OCEAN SPRINGS, MS (WLOX) - Good news for fishermen who use the Ocean Springs community pier.
The long term fishing forecast for that public facility just got better.
A new artificial reef will soon be attracting fish.
Heavy equipment atop a barge helps spread the reef material. Some 300 cubic yards of crushed limestone will start a biological process underwater.
Tiny organisms will attach to the hard stones, followed by larger marine creatures and finally, fish.
"Fish species such as spotted sea trout, red drum, flounder, ground mullet. They utilize these reefs as habitat. So, our fishermen of Mississippi can fish on these reefs and get these species they love to eat and love to catch," said Kerwin Cuevas, who directs the artificial reef program for the Department of Marine Resources.
This newest reef is among 54 near shore and 14 offshore artificial reefs created or enhanced by the Department of Marine Resources.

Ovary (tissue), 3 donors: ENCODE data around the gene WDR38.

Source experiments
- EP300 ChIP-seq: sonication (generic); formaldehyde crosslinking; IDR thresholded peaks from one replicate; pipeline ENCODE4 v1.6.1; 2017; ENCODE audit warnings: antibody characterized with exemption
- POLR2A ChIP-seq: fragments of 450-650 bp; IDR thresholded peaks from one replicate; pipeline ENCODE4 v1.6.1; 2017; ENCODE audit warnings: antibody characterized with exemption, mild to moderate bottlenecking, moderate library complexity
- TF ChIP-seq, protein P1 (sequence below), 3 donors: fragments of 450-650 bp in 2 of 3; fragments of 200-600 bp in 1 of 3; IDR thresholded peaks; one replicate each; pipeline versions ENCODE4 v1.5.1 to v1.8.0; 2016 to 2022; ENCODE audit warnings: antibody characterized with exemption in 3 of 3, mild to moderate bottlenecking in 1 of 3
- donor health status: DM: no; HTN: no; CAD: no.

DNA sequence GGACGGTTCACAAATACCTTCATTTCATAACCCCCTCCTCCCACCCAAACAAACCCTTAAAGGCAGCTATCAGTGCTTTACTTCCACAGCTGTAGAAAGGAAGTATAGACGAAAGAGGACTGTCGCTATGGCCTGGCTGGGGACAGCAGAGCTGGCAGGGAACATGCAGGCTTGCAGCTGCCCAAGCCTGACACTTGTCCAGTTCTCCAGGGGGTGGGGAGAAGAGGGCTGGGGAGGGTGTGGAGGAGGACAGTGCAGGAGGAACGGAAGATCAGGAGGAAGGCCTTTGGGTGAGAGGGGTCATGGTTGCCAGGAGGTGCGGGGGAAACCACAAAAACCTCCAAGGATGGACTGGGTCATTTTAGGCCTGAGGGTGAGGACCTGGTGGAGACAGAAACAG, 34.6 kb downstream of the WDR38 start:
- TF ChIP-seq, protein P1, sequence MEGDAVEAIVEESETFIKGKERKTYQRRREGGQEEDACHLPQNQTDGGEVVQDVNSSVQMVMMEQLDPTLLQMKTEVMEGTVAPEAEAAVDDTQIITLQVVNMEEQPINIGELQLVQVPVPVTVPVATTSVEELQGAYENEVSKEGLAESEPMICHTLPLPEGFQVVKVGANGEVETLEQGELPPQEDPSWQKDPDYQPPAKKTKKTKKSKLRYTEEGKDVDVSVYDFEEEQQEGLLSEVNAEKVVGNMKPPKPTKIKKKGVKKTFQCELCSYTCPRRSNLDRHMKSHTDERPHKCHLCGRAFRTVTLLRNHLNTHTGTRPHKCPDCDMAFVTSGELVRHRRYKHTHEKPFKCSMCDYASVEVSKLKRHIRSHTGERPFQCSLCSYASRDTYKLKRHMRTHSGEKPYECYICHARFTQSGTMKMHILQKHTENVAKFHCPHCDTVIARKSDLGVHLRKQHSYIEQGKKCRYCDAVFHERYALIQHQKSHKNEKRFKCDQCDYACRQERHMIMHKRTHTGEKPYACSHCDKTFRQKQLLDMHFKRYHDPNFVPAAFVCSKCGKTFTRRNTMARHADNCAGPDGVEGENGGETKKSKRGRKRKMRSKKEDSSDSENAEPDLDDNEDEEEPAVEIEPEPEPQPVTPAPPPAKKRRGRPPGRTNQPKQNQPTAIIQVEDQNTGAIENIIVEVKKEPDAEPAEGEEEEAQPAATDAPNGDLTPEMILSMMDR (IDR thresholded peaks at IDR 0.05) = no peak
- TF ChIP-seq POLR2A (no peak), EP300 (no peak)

Federal money from the post-Katrina emergency disaster bill is helping pay for such projects.
"And we set some of that money aside and we've been redeveloping our inshore and offshore reefs. Hurricane Katrina destroyed about 90 percent of the inshore and offshore reefs. And this is part of that plan to redevelop those reefs," said the DMR's Dale Diaz.
State representative Hank Zuber worked with DMR to secure tidelands money which also supports such projects.
He says artificial reefs represent future opportunities for family time.
"I think it's important because it will allow families to come to the community pier and spend quality time together fishing and catching fish. We had a reef at the original community pier and it was very productive. And this one will be very productive," said the representative from Ocean Springs.
It's productive for fishermen and the state's economy. A study several years ago estimated the annual economic impact of Mississippi's near shore and offshore reefs at some $78,000,000.
The DMR works in partnership with "Mississippi Gulf Fishing Banks" to develop and maintain the artificial reefs.
More than 60 percent of the reefs destroyed by Katrina have now been rebuilt.